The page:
That poll, like other public surveys, found that most voters — 31 percent — were still undecided about who they will vote for, with Acting Mayor Kim Janey and City Councilor Michelle Wu atop the field.
Wu has staked out some of the most progressive stances on housing, and at a forum last week was the lone candidate to say she’d support rent control — which Massachusetts voters banned in 1994 but some on Beacon Hill have pushed to allow again. This week, Wu has planned a series of housing-related events in a bid to put a spotlight on the issue.
As the city’s chief executive, Janey has broad powers to influence housing and development policy, and last week expanded a program for first-time homebuyers to offer aid of up to $40,000 — more than triple the previous amount. The development community has closely watched Janey for clues on how she views large projects around the city, but so far she has offered few.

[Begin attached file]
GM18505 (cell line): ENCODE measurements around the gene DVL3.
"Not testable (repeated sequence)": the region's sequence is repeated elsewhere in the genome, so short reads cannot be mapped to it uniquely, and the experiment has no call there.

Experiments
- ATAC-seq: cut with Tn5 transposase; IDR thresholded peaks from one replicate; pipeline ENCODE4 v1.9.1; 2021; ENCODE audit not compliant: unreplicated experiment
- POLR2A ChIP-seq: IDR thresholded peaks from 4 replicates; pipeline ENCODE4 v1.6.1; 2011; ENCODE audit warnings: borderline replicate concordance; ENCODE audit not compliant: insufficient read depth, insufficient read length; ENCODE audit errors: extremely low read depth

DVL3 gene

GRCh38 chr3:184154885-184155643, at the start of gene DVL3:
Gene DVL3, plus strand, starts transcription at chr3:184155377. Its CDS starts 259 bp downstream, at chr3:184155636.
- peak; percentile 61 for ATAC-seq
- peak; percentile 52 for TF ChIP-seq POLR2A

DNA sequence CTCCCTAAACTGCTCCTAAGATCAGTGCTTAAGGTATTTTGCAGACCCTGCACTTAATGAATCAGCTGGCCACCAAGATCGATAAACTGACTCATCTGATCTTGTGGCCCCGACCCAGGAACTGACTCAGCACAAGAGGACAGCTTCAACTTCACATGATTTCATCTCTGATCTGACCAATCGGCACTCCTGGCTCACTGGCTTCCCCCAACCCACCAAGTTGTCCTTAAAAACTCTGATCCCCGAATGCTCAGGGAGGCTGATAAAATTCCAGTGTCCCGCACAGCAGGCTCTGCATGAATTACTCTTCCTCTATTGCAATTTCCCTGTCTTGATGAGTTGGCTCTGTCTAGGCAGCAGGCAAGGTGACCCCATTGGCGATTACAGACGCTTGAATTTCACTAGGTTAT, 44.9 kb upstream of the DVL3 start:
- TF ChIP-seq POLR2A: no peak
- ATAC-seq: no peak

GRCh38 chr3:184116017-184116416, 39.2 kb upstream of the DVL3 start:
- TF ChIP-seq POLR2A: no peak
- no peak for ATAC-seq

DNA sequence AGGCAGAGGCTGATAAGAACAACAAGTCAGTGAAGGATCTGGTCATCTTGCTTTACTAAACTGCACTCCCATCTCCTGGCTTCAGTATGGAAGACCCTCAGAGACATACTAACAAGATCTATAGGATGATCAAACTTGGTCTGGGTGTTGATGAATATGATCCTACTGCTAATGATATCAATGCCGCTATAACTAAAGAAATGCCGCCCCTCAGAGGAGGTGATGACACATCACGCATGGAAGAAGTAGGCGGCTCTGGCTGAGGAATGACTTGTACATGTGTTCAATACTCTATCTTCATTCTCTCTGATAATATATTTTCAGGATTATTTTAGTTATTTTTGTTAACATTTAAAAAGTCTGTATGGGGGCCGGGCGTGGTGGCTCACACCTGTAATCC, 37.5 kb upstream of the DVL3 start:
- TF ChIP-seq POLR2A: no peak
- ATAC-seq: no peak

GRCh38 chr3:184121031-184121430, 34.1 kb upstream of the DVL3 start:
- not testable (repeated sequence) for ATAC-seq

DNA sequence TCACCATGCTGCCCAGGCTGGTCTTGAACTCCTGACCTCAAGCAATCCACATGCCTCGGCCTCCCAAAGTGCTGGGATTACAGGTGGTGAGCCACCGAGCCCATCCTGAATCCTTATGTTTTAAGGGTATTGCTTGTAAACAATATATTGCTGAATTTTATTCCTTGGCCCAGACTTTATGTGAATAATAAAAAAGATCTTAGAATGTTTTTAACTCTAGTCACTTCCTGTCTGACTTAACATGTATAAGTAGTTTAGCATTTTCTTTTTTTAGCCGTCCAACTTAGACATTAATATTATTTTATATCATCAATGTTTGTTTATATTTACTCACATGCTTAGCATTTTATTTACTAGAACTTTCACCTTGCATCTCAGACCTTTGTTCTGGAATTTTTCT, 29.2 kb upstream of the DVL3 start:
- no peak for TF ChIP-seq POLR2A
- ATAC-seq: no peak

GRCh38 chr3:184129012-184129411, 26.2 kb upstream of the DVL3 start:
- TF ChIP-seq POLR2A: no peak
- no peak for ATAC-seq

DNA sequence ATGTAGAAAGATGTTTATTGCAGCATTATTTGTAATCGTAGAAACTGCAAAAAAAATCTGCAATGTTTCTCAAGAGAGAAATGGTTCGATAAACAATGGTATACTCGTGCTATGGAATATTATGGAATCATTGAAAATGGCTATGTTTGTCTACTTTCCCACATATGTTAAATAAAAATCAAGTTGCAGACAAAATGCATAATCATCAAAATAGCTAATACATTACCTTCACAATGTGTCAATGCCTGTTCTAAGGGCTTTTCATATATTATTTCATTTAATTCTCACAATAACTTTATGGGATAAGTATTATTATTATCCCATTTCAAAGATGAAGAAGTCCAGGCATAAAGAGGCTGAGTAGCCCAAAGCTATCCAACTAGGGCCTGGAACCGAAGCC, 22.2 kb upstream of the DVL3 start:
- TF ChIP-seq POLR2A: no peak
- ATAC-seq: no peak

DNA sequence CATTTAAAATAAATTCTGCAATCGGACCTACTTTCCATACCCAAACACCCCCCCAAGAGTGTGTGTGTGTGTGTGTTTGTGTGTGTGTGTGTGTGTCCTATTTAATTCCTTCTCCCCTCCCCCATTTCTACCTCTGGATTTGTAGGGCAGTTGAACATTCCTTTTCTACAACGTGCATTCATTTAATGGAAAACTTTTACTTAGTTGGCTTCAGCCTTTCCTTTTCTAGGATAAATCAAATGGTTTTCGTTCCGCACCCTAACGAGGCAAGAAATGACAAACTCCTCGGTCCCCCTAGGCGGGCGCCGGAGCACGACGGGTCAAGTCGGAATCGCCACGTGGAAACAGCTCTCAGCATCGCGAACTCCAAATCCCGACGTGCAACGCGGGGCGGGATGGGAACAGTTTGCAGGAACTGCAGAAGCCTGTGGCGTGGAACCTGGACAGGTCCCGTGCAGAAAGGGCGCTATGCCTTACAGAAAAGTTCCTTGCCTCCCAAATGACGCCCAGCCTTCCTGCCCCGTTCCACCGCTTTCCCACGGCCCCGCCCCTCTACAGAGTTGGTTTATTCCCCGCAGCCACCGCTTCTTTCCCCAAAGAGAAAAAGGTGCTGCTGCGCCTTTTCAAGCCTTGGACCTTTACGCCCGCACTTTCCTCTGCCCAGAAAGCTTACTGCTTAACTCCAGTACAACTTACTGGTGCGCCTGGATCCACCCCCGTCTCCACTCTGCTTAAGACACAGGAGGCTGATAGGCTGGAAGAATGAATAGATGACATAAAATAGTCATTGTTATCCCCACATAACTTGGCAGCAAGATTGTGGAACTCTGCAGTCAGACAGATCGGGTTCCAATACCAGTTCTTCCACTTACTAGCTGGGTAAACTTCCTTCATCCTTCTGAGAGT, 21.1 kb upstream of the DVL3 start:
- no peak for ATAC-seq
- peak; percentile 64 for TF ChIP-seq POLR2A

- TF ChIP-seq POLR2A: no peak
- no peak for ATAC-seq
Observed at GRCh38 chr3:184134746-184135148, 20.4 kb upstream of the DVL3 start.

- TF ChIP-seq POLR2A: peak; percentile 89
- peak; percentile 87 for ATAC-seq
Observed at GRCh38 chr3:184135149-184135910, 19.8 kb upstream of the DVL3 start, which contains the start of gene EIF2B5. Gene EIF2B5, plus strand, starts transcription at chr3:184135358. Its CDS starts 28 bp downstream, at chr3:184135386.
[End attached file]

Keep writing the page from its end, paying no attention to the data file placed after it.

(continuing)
Among the other candidates, City Councilor Andrea Campbell has issued a detailed plan that includes “reimagining” the Boston Planning & Development Agency to strengthen its planning function, and refining affordable housing requirements to better match the incomes of city residents. John Barros, the city’s former economic development chief, says he’d increase new development if elected, to expand supply while continuing to add new affordable units.
City Councilor Annissa Essaibi George has said she would boost funding for public housing and to prevent evictions. And state Representative Jon Santiago says he would issue city bonds to fund more affordable housing and reform the city’s arcane zoning code.
The fledgling development coalition may never actually pick a horse in the race; members have relationships with many of the candidates. But the carpenters union — which has a deep war chest and thousands of members who live in Boston — likely will endorse, Byrne said.
“But right now the field is pretty open,” he said. “We’re going to make the call when the timing is right.”